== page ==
Financial Literacy - Protecting your identity
Red flag rules to stem ID theft delayed

Hoofnagle says the red flag process is not foolproof. For example, he says that financial institutions need to keep an eye on sales where affiliate marketing agreements come into play. When consumers apply for a credit card or cell phone contract, oftentimes the agreement's privacy policy will provide for the right to share your information with third-party affiliates that sell products. Hoofnagle believes that some commissioned sales people may be highly incentivized to override the red flags.

He is also concerned that some banks may find ways to simply override authentication procedures.

"There has to be some counterweight to that problem," he says.

Heather Grover, a director of product management with Experian's Fraud & Identity Solutions, says that there has to be some balance between the consumer's best interest and an organization's need to keep its defenses opaque to thieves.

"Fraudsters are students of their craft and they'll really game the system as soon as they find the hole," she says.

Who opposes the rules?

The red flag rules give businesses the flexibility to design a program that works best with their respective business model and available resources.

However, some creditors and financial institutions aren't too happy about what they see as the added financial and bureaucratic burden of being forced to comply with the rules.

Some smaller institutions have complained that the red flag rules place an unnecessary financial and operational burden on them that they cannot afford. Many will face the prospect of having to hire a third-party company to ensure red flag rule compliance.

So while financial giants may have a legion of in-house staffers dedicated to fraud prevention, your local community bank may opt to use a third-party vendor to ensure red flag compliance.

The National Automobile Dealers Association, or NADA, says it supports the government's goal of trying to protect consumers from identity theft, but believes the red flag rules will hurt smaller dealers with limited financial resources.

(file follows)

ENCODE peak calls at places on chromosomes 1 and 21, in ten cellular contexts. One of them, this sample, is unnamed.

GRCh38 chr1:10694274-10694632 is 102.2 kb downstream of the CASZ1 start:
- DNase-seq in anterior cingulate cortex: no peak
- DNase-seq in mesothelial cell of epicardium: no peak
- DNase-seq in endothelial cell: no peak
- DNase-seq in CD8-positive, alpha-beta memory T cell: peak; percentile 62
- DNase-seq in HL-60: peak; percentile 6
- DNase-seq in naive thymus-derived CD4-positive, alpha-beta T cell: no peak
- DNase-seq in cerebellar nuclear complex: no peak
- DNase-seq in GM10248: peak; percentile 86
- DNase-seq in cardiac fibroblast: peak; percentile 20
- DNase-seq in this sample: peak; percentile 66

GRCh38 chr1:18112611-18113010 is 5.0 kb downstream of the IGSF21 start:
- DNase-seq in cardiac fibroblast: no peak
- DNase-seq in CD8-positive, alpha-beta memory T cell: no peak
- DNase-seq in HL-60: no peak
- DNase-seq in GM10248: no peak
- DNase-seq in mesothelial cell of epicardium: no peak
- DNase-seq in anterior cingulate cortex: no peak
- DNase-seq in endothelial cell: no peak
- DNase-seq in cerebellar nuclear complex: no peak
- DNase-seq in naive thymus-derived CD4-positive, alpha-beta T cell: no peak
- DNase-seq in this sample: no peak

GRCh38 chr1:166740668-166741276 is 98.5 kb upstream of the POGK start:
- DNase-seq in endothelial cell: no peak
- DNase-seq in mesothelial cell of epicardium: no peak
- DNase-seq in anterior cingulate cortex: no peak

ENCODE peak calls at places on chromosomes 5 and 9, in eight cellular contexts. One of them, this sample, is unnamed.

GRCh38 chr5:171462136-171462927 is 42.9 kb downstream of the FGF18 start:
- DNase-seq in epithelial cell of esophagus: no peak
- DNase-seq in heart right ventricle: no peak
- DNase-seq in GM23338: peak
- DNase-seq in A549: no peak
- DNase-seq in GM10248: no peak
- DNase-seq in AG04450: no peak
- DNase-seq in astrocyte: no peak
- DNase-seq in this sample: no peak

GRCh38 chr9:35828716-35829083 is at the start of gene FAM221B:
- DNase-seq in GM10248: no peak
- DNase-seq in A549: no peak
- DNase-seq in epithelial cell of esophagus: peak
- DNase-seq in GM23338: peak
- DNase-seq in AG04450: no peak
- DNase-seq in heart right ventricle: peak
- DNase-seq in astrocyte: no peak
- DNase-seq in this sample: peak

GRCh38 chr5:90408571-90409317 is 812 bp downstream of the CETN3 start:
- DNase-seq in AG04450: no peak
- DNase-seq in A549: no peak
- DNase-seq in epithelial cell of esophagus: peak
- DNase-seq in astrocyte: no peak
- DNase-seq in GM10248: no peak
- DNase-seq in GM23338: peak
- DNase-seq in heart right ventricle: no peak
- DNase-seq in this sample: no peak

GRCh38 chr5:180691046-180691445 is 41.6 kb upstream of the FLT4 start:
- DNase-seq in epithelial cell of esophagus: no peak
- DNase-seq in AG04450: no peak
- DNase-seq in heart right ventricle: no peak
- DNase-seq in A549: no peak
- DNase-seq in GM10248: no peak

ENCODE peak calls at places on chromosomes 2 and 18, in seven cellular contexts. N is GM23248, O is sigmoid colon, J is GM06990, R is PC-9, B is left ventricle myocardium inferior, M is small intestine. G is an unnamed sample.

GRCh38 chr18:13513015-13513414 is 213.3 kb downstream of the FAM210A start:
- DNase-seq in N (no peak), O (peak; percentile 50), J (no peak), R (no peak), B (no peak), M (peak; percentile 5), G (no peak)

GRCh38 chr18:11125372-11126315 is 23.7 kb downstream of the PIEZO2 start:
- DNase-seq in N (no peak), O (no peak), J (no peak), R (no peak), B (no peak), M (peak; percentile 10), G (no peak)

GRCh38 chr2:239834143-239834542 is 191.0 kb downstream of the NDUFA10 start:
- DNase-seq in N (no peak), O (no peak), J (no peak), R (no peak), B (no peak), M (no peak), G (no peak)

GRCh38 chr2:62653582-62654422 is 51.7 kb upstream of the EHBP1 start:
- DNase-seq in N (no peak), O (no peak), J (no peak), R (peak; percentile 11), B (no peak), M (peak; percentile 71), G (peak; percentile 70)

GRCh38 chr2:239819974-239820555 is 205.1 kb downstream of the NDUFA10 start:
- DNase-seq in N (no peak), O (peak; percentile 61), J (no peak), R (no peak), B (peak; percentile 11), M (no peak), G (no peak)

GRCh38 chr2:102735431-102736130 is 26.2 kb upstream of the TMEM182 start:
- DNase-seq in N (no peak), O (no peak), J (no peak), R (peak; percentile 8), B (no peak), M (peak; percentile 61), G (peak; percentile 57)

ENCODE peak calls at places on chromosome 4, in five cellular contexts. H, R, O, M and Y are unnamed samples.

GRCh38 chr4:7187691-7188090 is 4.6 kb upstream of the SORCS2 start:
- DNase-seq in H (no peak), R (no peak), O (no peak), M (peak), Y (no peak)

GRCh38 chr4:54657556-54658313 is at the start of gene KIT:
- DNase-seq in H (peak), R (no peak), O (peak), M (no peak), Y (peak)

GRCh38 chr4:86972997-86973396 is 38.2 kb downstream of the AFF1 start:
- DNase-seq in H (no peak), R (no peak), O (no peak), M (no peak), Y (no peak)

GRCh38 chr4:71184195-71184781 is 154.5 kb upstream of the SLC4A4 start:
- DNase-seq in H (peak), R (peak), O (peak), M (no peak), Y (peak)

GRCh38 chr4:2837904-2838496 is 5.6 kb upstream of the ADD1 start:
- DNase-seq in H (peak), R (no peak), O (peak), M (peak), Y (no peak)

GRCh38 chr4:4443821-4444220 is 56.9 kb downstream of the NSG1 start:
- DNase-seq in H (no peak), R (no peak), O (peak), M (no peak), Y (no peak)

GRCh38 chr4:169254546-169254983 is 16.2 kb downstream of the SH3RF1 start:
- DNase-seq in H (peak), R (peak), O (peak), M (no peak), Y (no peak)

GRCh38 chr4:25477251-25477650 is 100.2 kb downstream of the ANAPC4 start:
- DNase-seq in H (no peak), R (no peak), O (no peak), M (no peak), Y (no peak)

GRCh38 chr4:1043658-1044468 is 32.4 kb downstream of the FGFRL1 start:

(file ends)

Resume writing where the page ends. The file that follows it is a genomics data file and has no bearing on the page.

"We anticipate most dealers will find it challenging to develop and implement a comprehensive identity theft program as required by the red flag rules," says Paul Metrey, director of regulatory affairs for NADA.

Metrey says the program will demand significant time and attention from managers and service providers. He says many provisions of the red flag rules have already been addressed in prior laws, like the FTC Safeguards Rule and FTC Privacy Rule.

Not surprisingly, lobbyists for the banking industry also rejected the rules as heavy handed.

The Illinois Bankers Association in a statement to the FDIC called the rules "excessive and overly burdensome."

Hoofnagle thinks that this opposition has led to foot-dragging on the part of the banks.

"I think that there are some banks that are waiting to be forced to implement them," he says.

There may be some reluctance to accept red flag rules as a best-practice measure, Grover says , but adds that many will eventually come around when they see the benefits of protecting their customers, as well as a decrease in fraud losses.

More: Review the list of red flag triggers.


Show Bankrate's community sharing policy
          Connect with us

Ask Dr. Don

Use bonds for school, avoid tax?

Dear Dr. Don, This is a bad news, good news situation that I'm asking about. I just received several Series EE and Series I savings bonds. I am the so-called payable-on-death beneficiary on the bonds. My mom, who purchased... Read more


Connect with us